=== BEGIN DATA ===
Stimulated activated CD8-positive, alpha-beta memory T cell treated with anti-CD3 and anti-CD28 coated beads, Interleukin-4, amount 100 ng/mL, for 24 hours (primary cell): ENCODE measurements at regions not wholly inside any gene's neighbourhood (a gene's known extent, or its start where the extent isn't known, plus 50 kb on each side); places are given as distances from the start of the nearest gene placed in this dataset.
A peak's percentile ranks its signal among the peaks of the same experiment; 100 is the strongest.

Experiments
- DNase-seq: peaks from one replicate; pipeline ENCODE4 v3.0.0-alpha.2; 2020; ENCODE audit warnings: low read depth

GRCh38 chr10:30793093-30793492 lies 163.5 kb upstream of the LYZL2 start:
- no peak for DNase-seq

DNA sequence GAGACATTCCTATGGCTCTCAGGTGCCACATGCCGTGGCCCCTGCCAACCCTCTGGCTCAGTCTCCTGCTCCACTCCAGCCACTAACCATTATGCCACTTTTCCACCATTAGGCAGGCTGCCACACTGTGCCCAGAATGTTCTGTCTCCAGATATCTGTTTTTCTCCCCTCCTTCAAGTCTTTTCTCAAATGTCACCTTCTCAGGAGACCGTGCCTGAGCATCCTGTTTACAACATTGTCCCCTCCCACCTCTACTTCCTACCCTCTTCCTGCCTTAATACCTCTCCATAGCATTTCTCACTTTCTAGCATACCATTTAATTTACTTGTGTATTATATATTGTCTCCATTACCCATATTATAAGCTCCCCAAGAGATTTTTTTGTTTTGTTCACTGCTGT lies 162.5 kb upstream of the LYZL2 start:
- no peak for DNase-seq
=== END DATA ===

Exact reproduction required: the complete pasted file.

Stimulated activated CD8-positive, alpha-beta memory T cell treated with anti-CD3 and anti-CD28 coated beads, Interleukin-4, amount 100 ng/mL, for 24 hours (primary cell): ENCODE measurements at regions not wholly inside any gene's neighbourhood (a gene's known extent, or its start where the extent isn't known, plus 50 kb on each side); places are given as distances from the start of the nearest gene placed in this dataset.
A peak's percentile ranks its signal among the peaks of the same experiment; 100 is the strongest.

Experiments
- DNase-seq: peaks from one replicate; pipeline ENCODE4 v3.0.0-alpha.2; 2020; ENCODE audit warnings: low read depth

GRCh38 chr10:30793093-30793492 lies 163.5 kb upstream of the LYZL2 start:
- no peak for DNase-seq

DNA sequence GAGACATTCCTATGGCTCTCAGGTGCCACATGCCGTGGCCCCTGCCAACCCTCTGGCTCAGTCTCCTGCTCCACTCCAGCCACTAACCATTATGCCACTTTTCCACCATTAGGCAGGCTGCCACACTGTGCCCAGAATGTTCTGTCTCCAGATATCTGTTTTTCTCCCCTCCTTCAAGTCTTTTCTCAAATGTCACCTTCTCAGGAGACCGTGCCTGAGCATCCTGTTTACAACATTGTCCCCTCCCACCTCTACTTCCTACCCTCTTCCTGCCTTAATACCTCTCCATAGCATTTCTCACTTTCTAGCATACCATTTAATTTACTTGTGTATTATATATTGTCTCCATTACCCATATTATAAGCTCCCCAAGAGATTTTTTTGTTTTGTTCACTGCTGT lies 162.5 kb upstream of the LYZL2 start:
- no peak for DNase-seq